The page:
This is Alex in his final performance of his 8th grade drama class.
Alex knew what he was passionate about – and that was drama. He was persistent in pursuing the goals he set for himself and focused all of his energy there. Over time, he began taking on a more active role in anything that involved his drama class. In his schedule, he would calendar his drama days in advance with his teacher and when the day of class rolled around, he would use his device, without prompting, to remind his teachers that he had drama.
He worked with one of his Bridge School teachers to plan a Talking with Technology presentation in which he shared information about his communication tools and strategies as well as personal information. During his presentation, he advocated for himself and shared that he didn’t want people to talk down to him. This really opened doors with his peers who began seeing a new side of Alex.
Alex determined when his instructional assistant would stay close or fade support. More often than not the instructional assistant faded support because of Alex’s increased confidence and his desire to be more independent. Alex was no longer hesitant about taking part in activities. As soon as the teacher instructed the class to break into groups, Alex would turn on his power chair and drive independently to the group he wanted to work with.
In one of his first plays, “A Midsummer Night’s Dream,” Alex landed the part of the narrator. Through this experience, he not only gained more self-confidence in his abilities, but also developed a self-awareness that he could perform well on stage.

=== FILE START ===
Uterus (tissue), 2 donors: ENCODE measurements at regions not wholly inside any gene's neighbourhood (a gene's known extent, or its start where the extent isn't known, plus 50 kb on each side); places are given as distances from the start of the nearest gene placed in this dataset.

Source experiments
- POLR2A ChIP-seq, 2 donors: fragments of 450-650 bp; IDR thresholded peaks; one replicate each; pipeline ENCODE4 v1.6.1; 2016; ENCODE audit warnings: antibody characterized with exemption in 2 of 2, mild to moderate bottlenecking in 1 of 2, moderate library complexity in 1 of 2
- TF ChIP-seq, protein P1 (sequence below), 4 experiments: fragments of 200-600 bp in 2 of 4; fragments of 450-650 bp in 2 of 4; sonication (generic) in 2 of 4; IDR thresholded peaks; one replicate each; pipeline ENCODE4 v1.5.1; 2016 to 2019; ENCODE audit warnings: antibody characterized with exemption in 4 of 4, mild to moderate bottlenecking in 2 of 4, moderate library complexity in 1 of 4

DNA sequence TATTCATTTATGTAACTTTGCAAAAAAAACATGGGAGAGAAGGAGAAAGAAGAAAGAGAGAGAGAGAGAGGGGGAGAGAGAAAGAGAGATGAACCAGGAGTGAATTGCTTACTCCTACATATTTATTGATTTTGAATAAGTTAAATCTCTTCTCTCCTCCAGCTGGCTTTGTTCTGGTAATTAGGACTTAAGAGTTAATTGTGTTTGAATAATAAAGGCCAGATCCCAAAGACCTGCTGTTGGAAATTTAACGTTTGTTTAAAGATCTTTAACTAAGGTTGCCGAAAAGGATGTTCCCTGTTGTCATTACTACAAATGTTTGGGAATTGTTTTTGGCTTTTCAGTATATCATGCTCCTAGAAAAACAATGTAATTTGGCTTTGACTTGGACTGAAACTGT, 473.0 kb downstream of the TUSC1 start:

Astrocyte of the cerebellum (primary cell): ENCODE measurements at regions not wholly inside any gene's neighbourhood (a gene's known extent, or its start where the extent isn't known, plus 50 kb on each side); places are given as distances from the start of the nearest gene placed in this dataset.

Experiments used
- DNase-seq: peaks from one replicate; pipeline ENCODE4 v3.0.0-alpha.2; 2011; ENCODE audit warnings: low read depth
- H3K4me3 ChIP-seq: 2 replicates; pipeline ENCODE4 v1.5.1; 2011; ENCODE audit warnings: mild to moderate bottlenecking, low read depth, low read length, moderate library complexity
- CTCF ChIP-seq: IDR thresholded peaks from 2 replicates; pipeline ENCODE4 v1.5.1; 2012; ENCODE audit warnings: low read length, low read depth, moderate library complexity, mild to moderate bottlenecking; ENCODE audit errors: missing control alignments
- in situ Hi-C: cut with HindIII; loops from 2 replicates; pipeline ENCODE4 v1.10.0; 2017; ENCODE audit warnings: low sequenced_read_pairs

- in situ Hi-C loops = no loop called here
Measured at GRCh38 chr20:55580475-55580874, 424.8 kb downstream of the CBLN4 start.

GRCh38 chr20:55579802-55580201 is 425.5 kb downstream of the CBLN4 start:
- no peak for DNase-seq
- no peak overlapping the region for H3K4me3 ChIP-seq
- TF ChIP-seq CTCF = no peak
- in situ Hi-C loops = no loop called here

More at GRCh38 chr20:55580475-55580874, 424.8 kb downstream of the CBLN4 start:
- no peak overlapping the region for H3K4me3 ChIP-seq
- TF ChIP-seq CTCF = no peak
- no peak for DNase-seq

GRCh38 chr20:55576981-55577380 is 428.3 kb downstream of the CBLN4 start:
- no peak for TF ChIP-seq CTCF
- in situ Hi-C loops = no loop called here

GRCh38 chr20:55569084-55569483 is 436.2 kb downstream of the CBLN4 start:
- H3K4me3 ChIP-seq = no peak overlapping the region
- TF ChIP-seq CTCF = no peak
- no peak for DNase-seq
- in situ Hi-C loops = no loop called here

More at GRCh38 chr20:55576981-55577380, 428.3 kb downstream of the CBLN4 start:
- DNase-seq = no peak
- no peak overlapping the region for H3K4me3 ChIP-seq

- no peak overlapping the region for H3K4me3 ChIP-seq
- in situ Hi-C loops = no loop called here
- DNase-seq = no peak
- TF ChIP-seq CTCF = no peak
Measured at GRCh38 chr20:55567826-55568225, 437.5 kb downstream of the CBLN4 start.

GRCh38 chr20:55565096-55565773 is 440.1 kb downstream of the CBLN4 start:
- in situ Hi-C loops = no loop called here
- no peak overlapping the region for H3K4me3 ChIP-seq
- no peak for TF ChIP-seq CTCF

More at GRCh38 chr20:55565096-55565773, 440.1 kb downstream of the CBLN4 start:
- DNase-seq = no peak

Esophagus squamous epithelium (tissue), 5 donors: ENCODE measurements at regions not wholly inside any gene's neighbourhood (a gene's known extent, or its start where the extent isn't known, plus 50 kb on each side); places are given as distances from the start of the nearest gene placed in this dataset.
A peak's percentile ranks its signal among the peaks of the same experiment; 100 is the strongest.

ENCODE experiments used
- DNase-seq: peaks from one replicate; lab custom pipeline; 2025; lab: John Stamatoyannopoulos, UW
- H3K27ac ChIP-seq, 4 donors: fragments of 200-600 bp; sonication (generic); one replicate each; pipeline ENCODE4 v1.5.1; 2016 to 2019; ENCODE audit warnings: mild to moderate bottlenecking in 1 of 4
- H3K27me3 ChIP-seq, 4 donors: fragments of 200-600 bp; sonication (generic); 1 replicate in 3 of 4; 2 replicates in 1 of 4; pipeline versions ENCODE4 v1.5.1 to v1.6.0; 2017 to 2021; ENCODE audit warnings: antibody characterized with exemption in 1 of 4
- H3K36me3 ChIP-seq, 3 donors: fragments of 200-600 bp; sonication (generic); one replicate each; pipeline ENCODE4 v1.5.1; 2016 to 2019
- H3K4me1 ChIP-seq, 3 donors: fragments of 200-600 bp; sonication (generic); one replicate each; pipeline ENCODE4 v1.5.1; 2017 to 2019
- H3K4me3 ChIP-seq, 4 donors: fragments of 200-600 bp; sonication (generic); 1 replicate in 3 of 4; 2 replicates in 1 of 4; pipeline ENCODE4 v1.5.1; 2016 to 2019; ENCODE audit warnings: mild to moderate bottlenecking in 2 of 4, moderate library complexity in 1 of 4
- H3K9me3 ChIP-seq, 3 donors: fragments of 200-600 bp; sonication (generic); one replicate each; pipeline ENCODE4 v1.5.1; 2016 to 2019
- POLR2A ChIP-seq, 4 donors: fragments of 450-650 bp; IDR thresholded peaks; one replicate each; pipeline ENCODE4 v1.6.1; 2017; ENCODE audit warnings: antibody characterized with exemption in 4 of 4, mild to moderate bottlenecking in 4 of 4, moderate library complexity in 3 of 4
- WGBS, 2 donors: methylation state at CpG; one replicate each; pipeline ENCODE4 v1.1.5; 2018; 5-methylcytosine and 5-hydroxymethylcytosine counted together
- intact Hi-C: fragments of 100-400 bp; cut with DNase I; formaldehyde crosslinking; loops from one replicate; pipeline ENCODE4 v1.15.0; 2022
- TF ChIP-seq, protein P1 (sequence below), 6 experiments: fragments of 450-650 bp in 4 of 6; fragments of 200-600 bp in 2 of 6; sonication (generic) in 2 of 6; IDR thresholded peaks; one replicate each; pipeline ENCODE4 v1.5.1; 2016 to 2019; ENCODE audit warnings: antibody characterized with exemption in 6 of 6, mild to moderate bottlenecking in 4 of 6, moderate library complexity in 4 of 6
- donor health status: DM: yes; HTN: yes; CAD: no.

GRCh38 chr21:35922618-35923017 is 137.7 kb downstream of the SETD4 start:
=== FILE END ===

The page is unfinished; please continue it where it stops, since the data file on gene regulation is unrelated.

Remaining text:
Decision-making played a key role in all of Alex’s next steps. He decided he wanted to play a character and have a speaking role in the next big play. Alex created a resume and chose which talents he wanted to highlight. After passing in his resume, he initiated a conversation with his teacher to tell her how much he wanted a speaking role.
With his intent set, he achieved his goal and landed the role of Winthrop, in “A Date with a Vampire.” At school he would enlist the help of a partner to fill in as the other character so he could practice his lines and timing. He wanted to practice whenever he had a chance. Once his lines were programmed into his device, he chose the voice, what his cue would be and then practiced this at home with his brother. He was able to problem-solve. He would let the teacher know when to plug in his charger so that he had enough battery power to say his lines if he had drama class at the end of the day. He controlled his own volume setting and knew when he needed to adjust it so it was loud enough for practice.
Eventually, Alex reached a level of independence to the degree that he didn’t need partner support. He drove to the spot where practice would begin, waited for his cue and was able to deliver his lines and hit his marks accurately. Because he was so excited about the play, he created advertisements and posted them around the school. Once the play was over, he offered to autograph photos for his fans.
Alex is now a junior in high school and Drama continues to be his passion. He was also the 2011 keynote speaker for The Bridge School graduation. He worked with a teacher to compose his speech and delivered his keynote independently with the use of a switch to advance Powerpoint slides.